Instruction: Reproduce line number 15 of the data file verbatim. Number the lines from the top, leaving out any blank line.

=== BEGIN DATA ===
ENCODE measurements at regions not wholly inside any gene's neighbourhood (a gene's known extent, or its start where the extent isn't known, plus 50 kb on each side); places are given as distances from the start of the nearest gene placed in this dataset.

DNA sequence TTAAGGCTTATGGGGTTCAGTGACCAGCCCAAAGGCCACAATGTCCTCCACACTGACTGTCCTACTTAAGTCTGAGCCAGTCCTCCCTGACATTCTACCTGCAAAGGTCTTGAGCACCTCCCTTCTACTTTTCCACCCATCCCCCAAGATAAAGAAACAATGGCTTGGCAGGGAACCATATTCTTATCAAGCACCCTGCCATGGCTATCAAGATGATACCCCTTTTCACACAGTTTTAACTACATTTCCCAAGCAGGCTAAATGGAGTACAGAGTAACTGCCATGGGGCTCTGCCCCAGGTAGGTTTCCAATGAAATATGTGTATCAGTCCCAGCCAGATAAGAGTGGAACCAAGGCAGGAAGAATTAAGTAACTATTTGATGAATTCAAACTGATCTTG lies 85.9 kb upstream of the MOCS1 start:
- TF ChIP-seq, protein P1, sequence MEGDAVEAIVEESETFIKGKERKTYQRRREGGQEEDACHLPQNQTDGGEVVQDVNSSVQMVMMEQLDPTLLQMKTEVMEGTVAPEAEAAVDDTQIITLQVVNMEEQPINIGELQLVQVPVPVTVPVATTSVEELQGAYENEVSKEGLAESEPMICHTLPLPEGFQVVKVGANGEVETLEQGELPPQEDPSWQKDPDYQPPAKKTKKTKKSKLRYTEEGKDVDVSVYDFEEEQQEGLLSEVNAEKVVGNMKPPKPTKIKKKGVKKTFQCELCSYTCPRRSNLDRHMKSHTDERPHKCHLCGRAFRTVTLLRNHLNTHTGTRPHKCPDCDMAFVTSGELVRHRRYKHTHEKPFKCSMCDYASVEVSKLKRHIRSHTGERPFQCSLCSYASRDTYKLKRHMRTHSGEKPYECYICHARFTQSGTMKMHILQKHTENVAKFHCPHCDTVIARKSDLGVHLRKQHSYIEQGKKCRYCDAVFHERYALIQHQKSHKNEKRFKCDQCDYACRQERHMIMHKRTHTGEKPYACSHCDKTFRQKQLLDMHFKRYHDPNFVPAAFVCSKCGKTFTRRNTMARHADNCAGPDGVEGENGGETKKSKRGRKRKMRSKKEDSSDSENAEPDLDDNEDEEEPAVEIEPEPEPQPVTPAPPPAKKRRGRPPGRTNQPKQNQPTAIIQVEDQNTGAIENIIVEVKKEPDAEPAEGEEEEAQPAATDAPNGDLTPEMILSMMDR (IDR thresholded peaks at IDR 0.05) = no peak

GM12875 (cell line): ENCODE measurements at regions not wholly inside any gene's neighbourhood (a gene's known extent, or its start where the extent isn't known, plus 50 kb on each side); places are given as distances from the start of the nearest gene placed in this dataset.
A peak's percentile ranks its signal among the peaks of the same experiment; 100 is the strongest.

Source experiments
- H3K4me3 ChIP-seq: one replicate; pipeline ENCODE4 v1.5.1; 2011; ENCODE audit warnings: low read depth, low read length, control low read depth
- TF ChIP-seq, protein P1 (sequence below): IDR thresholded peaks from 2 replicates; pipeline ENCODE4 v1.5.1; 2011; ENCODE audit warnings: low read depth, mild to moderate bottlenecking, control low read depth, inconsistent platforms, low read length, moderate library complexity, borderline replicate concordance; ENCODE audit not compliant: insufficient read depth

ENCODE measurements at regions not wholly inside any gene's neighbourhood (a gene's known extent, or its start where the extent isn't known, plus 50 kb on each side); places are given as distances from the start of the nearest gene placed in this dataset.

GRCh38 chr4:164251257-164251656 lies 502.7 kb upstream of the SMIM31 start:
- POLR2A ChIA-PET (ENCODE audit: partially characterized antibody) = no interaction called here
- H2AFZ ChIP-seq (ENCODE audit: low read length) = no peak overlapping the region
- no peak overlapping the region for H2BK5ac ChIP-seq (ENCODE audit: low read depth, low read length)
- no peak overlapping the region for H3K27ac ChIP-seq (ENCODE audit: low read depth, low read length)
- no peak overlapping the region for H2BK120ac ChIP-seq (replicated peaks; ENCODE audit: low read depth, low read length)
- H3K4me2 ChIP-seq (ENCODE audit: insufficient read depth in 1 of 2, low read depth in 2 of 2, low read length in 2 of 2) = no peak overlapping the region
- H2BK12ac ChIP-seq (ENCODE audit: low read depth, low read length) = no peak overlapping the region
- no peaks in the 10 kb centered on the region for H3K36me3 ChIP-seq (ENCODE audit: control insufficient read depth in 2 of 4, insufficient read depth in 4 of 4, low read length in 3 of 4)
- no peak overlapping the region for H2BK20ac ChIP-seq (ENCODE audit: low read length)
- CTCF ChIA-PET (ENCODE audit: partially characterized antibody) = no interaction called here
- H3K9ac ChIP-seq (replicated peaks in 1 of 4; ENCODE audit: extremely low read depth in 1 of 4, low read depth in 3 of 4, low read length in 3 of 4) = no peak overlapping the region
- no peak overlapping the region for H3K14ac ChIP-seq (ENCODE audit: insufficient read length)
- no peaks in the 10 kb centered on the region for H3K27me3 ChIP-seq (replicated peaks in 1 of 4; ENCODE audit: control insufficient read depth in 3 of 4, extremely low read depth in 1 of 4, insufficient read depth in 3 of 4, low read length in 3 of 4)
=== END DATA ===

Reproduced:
- no peak overlapping the region for H2BK120ac ChIP-seq (replicated peaks; ENCODE audit: low read depth, low read length)